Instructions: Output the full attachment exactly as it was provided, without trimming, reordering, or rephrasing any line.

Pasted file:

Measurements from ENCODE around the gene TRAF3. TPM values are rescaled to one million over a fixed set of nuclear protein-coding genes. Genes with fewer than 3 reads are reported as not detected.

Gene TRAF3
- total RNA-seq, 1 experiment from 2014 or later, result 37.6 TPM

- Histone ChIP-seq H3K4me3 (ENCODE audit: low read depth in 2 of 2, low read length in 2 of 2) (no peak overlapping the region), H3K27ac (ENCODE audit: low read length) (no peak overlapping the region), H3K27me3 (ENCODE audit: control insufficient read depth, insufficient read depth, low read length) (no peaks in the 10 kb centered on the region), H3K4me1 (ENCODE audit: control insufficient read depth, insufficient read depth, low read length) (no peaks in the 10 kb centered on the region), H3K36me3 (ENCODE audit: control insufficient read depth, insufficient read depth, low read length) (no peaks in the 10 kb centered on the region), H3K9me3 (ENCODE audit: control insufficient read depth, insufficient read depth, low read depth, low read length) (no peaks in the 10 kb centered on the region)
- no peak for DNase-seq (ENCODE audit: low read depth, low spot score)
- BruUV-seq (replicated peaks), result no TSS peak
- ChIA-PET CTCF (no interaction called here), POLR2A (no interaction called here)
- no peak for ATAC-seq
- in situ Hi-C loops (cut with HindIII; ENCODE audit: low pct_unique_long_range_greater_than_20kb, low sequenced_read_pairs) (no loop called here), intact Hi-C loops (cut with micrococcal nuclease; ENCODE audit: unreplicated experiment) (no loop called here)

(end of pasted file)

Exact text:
Measurements from ENCODE around the gene TRAF3. TPM values are rescaled to one million over a fixed set of nuclear protein-coding genes. Genes with fewer than 3 reads are reported as not detected.

Gene TRAF3
- total RNA-seq, 1 experiment from 2014 or later, result 37.6 TPM

- Histone ChIP-seq H3K4me3 (ENCODE audit: low read depth in 2 of 2, low read length in 2 of 2) (no peak overlapping the region), H3K27ac (ENCODE audit: low read length) (no peak overlapping the region), H3K27me3 (ENCODE audit: control insufficient read depth, insufficient read depth, low read length) (no peaks in the 10 kb centered on the region), H3K4me1 (ENCODE audit: control insufficient read depth, insufficient read depth, low read length) (no peaks in the 10 kb centered on the region), H3K36me3 (ENCODE audit: control insufficient read depth, insufficient read depth, low read length) (no peaks in the 10 kb centered on the region), H3K9me3 (ENCODE audit: control insufficient read depth, insufficient read depth, low read depth, low read length) (no peaks in the 10 kb centered on the region)
- no peak for DNase-seq (ENCODE audit: low read depth, low spot score)
- BruUV-seq (replicated peaks), result no TSS peak
- ChIA-PET CTCF (no interaction called here), POLR2A (no interaction called here)
- no peak for ATAC-seq
- in situ Hi-C loops (cut with HindIII; ENCODE audit: low pct_unique_long_range_greater_than_20kb, low sequenced_read_pairs) (no loop called here), intact Hi-C loops (cut with micrococcal nuclease; ENCODE audit: unreplicated experiment) (no loop called here)